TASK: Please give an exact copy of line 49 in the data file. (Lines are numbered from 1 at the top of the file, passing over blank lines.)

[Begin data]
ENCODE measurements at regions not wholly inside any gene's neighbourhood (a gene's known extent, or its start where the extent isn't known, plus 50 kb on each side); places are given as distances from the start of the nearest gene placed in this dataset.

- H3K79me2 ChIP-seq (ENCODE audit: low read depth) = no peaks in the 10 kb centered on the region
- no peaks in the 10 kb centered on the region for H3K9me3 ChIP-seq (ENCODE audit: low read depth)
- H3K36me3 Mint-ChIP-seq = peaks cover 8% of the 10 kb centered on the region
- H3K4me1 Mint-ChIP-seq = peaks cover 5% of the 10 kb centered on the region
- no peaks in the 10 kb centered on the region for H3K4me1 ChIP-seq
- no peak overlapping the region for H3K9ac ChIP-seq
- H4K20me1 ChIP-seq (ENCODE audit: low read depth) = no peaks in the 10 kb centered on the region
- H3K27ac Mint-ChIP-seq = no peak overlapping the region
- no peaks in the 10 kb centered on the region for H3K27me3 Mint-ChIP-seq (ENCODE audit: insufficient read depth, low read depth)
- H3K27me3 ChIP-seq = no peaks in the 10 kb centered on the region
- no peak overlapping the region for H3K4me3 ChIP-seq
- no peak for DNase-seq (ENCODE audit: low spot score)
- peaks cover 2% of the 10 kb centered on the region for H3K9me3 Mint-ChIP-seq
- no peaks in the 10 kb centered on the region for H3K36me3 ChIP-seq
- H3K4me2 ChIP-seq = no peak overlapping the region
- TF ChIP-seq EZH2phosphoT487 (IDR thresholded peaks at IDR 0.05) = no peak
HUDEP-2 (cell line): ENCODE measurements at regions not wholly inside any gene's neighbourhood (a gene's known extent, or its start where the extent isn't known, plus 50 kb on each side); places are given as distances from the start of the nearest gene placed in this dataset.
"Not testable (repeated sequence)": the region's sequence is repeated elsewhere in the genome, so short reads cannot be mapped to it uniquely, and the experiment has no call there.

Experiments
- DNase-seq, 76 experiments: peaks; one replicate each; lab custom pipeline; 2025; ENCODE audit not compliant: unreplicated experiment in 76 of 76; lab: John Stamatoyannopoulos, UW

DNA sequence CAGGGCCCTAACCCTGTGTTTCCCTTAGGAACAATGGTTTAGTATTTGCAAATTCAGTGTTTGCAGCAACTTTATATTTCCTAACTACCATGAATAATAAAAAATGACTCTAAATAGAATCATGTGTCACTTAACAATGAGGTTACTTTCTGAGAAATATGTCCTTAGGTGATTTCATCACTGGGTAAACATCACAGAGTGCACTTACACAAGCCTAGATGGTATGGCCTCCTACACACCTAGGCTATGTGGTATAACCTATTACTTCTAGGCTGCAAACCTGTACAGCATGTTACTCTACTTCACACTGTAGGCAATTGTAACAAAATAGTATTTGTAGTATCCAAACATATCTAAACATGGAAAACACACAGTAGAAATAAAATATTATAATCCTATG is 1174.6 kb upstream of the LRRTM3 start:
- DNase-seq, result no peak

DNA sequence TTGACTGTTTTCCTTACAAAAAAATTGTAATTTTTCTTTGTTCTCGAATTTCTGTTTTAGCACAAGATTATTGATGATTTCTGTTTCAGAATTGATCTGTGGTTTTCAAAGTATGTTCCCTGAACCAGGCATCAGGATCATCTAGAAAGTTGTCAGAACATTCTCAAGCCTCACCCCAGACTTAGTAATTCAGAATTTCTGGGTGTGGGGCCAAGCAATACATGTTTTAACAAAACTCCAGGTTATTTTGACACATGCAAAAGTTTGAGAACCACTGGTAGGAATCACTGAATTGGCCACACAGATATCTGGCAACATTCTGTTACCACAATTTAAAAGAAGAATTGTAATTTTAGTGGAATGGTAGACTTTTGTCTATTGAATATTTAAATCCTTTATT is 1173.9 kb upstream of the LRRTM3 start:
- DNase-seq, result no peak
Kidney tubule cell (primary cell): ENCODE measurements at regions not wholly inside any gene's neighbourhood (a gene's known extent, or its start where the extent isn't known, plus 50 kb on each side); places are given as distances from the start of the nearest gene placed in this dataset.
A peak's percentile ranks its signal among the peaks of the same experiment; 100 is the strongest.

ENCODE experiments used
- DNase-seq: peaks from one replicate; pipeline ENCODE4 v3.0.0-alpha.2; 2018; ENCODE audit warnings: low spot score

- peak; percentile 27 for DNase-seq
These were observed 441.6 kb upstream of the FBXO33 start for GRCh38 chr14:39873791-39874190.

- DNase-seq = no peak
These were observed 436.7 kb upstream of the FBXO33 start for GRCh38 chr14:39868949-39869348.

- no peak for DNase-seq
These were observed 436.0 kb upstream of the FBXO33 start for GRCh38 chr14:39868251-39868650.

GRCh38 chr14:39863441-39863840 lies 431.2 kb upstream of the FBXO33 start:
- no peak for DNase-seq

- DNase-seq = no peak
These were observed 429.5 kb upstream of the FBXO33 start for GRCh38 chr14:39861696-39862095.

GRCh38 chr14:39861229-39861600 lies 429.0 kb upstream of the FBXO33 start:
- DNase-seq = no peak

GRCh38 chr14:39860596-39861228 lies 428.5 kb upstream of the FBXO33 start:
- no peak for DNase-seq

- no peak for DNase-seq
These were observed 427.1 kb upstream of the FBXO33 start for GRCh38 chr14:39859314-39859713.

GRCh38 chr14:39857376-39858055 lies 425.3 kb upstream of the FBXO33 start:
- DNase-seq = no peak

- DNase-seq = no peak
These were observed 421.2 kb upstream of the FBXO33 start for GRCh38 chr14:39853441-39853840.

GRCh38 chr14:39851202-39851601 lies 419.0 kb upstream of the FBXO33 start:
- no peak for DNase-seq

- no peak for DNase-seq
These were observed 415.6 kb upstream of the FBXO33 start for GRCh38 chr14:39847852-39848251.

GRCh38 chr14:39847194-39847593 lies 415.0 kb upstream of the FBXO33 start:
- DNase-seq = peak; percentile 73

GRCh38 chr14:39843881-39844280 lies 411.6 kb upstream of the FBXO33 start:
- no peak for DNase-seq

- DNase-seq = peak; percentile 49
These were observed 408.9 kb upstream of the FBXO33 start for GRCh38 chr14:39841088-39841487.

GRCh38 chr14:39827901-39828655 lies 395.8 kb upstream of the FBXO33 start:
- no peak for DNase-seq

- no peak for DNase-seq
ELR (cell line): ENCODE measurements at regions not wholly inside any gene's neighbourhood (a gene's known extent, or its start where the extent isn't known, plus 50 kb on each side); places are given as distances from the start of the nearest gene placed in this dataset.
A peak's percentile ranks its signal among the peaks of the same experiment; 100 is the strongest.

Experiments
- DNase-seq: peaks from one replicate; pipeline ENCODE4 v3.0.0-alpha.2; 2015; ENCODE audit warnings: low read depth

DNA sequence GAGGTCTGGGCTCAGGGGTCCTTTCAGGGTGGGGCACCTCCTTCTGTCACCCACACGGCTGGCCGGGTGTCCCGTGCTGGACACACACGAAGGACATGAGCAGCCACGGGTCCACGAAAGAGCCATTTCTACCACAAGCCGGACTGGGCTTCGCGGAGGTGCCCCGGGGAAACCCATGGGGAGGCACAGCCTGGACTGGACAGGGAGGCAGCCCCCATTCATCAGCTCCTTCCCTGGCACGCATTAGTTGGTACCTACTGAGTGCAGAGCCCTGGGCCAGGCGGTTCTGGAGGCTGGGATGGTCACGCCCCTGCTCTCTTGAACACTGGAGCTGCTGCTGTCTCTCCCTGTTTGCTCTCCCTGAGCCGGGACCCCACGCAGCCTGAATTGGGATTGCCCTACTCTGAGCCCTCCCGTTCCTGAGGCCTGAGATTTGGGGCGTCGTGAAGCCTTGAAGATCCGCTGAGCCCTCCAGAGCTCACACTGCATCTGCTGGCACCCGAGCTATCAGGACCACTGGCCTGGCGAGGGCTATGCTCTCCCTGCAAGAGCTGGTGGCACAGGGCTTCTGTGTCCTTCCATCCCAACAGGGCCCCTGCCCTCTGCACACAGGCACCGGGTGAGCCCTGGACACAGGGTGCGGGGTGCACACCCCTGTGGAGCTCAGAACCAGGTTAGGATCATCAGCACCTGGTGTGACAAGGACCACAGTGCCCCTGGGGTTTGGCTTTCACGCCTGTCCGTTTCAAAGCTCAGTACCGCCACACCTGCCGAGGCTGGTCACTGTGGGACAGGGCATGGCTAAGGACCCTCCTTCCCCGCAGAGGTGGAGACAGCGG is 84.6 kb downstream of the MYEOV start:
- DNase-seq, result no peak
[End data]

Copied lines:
These were observed 421.2 kb upstream of the FBXO33 start for GRCh38 chr14:39853441-39853840.